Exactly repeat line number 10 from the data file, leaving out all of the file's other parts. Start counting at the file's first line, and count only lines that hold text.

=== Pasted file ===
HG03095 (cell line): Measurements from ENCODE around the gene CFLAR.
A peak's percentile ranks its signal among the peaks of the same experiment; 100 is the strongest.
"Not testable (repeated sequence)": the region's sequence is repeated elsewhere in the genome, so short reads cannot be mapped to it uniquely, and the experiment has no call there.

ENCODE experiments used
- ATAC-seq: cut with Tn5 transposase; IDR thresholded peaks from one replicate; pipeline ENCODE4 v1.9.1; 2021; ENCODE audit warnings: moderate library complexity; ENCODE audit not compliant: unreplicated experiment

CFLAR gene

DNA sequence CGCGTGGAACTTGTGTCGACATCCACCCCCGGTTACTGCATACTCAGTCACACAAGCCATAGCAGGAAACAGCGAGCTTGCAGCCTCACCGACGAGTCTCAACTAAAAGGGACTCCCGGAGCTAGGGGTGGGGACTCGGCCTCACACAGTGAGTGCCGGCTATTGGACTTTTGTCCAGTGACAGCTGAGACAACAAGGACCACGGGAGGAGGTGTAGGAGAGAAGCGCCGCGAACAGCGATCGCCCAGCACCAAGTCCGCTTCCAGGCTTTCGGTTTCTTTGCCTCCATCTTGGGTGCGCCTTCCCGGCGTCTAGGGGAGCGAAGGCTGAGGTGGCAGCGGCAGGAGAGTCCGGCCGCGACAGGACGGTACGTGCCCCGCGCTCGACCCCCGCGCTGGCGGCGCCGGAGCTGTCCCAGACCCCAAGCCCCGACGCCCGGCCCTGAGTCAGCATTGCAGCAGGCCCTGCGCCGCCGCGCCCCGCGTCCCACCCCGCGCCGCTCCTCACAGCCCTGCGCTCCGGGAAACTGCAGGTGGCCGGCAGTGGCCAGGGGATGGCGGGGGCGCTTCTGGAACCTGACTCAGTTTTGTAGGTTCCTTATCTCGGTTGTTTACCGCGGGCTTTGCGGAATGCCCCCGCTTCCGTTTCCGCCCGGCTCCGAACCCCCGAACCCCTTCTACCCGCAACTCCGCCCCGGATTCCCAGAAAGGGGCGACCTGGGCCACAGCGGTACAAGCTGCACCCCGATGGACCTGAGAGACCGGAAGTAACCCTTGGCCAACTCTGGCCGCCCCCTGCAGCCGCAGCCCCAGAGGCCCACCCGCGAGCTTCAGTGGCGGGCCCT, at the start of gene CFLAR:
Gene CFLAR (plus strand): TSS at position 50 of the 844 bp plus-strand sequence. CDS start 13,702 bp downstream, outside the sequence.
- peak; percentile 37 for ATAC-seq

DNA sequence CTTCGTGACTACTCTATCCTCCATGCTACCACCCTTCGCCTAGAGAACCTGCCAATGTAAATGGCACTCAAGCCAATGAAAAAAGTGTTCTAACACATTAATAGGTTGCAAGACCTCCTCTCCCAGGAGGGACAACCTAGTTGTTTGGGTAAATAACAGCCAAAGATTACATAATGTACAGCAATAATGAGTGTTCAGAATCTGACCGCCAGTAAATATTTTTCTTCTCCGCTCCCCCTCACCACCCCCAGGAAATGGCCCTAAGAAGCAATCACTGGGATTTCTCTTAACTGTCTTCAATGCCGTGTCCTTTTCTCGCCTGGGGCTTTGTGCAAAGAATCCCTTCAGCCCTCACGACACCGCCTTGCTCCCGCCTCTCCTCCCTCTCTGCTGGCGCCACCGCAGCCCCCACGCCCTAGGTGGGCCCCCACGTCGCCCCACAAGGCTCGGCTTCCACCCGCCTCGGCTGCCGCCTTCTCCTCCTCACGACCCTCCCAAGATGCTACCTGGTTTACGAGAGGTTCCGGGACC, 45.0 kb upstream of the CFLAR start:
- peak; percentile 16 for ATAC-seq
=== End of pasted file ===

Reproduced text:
DNA sequence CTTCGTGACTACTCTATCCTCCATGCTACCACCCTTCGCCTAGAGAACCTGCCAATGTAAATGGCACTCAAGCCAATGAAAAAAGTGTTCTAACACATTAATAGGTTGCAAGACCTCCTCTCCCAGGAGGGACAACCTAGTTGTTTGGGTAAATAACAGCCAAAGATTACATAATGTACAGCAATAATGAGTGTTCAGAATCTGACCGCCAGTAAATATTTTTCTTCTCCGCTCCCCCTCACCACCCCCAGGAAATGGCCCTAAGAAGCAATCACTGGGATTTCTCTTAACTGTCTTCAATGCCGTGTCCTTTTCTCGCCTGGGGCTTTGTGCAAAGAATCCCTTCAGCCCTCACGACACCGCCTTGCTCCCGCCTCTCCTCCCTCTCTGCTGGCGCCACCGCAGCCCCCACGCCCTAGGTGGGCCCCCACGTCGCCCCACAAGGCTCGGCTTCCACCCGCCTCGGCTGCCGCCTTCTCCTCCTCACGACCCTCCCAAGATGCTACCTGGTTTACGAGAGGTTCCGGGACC, 45.0 kb upstream of the CFLAR start: